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favourable

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adjective favourable pronunciation in British English /ˈfeɪv(ə)rəb(ə)l/
  1. 1
    showing that someone likes or approves of someone or something

    Reaction to the plan has been generally favourable.

    in a favourable light:

    The documentary did not portray him in a favourable light.

    favourable to:

    Most senior staff were favourable to the idea.

  2. 2
    giving someone or something an advantage or a benefit

    They decided to delay the trip until conditions were more favourable.

    Part-time workers should not receive less favourable treatment than full-timers.

    favourable to:

    Government policies were overwhelmingly favourable to employers.

    1. a.
      a favourable price is cheap or reasonable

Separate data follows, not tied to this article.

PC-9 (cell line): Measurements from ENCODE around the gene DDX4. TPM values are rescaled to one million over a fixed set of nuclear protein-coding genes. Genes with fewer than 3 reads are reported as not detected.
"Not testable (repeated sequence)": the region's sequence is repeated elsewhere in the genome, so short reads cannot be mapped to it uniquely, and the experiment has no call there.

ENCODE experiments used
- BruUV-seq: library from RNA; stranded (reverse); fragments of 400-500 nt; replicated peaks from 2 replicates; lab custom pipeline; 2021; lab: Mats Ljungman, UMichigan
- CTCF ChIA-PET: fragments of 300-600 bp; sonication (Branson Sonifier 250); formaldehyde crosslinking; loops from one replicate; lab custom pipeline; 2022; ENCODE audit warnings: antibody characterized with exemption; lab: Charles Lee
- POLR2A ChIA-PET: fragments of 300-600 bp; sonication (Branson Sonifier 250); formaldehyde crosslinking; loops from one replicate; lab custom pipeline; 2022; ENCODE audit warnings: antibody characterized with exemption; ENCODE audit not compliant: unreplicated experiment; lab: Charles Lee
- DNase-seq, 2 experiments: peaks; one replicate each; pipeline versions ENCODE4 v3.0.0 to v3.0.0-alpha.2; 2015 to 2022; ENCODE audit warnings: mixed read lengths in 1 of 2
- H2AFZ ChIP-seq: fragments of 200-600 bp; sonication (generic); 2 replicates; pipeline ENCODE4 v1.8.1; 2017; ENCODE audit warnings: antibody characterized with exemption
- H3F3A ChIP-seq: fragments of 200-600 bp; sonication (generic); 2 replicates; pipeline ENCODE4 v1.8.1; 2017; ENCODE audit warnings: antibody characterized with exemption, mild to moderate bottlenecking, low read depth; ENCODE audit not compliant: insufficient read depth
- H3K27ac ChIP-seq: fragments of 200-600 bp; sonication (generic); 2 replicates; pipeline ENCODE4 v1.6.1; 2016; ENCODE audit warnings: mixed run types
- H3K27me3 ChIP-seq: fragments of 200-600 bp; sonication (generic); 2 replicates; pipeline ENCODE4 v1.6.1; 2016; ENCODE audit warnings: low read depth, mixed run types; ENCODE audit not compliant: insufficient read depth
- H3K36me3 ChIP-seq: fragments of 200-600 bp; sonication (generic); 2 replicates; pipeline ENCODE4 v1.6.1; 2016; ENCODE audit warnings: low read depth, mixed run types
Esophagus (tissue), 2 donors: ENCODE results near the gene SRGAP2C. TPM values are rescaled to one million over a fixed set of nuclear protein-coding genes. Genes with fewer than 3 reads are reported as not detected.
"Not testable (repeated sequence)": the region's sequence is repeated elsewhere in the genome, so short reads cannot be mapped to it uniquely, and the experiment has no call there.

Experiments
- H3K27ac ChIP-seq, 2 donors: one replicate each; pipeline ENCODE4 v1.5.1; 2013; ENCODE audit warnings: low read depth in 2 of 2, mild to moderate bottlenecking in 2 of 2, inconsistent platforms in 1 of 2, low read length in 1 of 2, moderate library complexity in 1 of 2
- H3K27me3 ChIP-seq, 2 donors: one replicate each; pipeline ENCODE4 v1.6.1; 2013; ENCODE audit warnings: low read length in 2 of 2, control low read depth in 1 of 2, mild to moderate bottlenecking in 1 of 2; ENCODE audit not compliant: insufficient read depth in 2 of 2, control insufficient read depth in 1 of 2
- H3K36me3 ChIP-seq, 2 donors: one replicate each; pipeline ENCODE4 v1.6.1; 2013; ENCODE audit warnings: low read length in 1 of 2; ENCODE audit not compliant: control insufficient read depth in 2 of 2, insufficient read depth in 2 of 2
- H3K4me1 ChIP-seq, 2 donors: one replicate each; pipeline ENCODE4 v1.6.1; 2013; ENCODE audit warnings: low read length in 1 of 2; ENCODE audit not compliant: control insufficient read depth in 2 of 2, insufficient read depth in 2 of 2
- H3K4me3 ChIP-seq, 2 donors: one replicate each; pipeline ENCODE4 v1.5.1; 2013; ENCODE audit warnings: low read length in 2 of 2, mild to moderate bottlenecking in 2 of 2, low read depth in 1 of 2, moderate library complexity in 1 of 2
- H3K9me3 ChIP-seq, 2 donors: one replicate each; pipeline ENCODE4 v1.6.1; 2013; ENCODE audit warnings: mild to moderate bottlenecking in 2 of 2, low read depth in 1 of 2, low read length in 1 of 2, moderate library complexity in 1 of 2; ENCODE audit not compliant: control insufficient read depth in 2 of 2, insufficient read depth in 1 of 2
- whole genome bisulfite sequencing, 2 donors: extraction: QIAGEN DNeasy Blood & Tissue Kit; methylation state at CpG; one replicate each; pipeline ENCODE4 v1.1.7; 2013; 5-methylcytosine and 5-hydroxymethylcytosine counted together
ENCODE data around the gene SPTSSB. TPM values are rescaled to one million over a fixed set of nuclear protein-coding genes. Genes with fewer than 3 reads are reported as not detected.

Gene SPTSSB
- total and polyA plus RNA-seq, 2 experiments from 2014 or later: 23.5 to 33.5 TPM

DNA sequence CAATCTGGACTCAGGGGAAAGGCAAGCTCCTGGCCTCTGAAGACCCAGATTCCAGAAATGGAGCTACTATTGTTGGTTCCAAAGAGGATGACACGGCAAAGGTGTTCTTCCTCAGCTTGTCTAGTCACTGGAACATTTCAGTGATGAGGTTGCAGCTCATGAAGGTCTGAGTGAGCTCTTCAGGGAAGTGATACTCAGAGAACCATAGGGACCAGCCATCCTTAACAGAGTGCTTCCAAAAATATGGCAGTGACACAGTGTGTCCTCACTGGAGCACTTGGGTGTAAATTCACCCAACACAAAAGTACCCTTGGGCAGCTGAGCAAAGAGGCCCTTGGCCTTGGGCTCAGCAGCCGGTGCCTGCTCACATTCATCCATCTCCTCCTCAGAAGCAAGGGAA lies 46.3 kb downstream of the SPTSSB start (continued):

favourable terms:

      We are offering very favourable terms to our regular customers.

  3. 3
    showing that something good is likely to happen

    a favourable weather forecast

    Analysts said the outlook was favourable after stock markets closed on Friday.

  4. 4
    giving agreement to something

    We are hoping for a favourable reply from the committee.

derived word

favourably

 favourable pronunciation in British English  adverb

American reviewers have compared him favourably with John Irving.

pre-roll

a video advertisement that appears immediately before an online video

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Open Dictionary

breakfast rave

a rave … that takes place early in the morning and where there is no alcohol or drugs …

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